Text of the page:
Reviewed by Jeffrey Sanzel
“Readers decide our future. Not any branch of government.”
Sixty-five million Americans live in news deserts—counties with only one local newspaper or none at all. In the past fifteen years, one in four newspapers has shuttered in the U.S. Storm Lake, the fascinating documentary by Jerry Risius and Beth Levison, follows The Storm Lake Times, a family-run paper located in Buena Vista County, Iowa. Operating at break-even, The Times, a twice-weekly paper, is one of the last of its kind.
Located in the northwest corner of the state, Storm Lake is home to about 11,000 residents. Originally an almost exclusively Caucasian community, it now contains a large Latino population. Tyson Foods employs over 2,200 workers at its hog slaughterhouse, meatpacking plant, and turkey processing plant.
In ninety well-crafted minutes, Storm Lake offers a portrait of the small-town newspaper industry and a family whose goal is to keep it alive. Founded in 1990 by John Cullen, The Storm Lake Times’ face and voice is Art Cullen, John’s brother. Art, a benign curmudgeon and county’s Democratic voice, presents somewhat like a hippie Mark Twain. At age 59, he received the 2017 Pulitzer Prize for Editorial Writing. He “ask[s] the big questions, speak[s] truth to power, and share[s] the struggles and successes of his unique community.” The paper is a liberal bastion in the predominantly conservative area.
The Times has ten employees, including Art’s son, Tom, who is the main reporter. Founder John explains that he donates his salary because he is on Social Security. Art’s wife, Mary, can be seen taking pictures and writing features. Art’s sister-in-law provides the recipe column. The family dog, Peach, lolls on the office floor or rides along with drop-offs.
The film smartly divides its focus between the big and small pictures. As a result, the day-to-day life of the paper contrasts with larger events. Advertising is the lifeblood of any paper, and The Storm Lake Times grapples with filling its quota. Most of the revenue derives from mom-and-pop stores, but large corporations have driven many out of business.
There are many happy stories: births, local celebrities, “Miss Pigtails,” educational advancements, and county fairs. Local government is given the same weight as national politics. For their readers, garbage pickup is more important than a presidential hopeful’s visit. “Local journalism is the heart of telling the local story.” The report on Ice Out Day, when the ice melts, encompasses a reference to climate change. The Times follows a local Tyson plant worker who is moving forward on a Spanish language talent show.
The paper never shies away from addressing issues of prejudice, extremely important in its growing immigrant community. The story of eight-year-old Julio Barroso, who was deported along with his family, is highlighted; the staff tracked him down in Mexico twenty-two years later. In addition, a partnership is developed with the Spanish paper La Prensa to share content and ads.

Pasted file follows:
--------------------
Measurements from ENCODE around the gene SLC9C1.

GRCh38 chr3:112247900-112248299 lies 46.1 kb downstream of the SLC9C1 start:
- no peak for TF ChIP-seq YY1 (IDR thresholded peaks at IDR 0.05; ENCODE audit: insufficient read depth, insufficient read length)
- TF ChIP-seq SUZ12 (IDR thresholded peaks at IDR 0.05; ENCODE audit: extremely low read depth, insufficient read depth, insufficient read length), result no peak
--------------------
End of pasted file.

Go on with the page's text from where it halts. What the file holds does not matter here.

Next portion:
The staff listens to its community and responds to their thoughts and criticism. “There are consequences for everything we do, and we feel that feedback immediately,” says John.
Broader politics included the coverage of The Heartland Presidential Forum, with major Democratic candidates speaking: Art Cullen was the draw. He interviewed Elizabeth Warren, Julio Castro, and Amy Klobuchar, among others. The Iowa Caucus occupies much of the middle and latter half of the film. But even here, there is a discussion about the cutting down of the paper’s TV listings from eighty channels to thirty-one to save space and money. Risius and Levison never lose sight of the myriad challenges.
The end of the film deals with the COVID crisis, and specifically, the Tyson plants. The Storm Lake Times reported on the disproportionate number of immigrants endangered by their work in unsafe conditions. Art states that this is “subtle racism—but racism all the same.” The Tyson operation became the hottest spot in the country for COVID cases.
The denouement shifts briefly to the paper’s labors to survive the pandemic when “ads fell off a cliff,” and Art and John thought of closing the paper. Fortunately, with a go-fund-me and other support, The Storm Lake Times survived. With its new website, it reaches 1.2 million readers per month.
Storm Lake contains the expected filler of printing and binding papers, along with stacks dropped off in stores and machines. Occasionally, there is something meta about the documentarians shooting the television on which Art appears on a talk show. But there are wonderful extended quotes from many of Art’s insightful and passionate editorials. In addition, the documentarians know when to let the film breathe: a talk about feeding the dog, a discussion of a new shirt, or briefly watching Art pick the cashews out of a can of mixed nuts all add to the humanity.
In a world where people want their news for free, Storm Lake is a powerful and important reminder about local journalism’s responsibility, value, and contribution. The film ends on the hopeful note that good journalism elevates a community by reporting on what is good.
“You can change the world through journalism. The reporter is the cornerstone in a functioning democracy. And without strong local journalism, the fabric of the place becomes frayed.”
For a free viewing of the film, visit www.pbs.org/independentlens/documentaries/storm-lake/.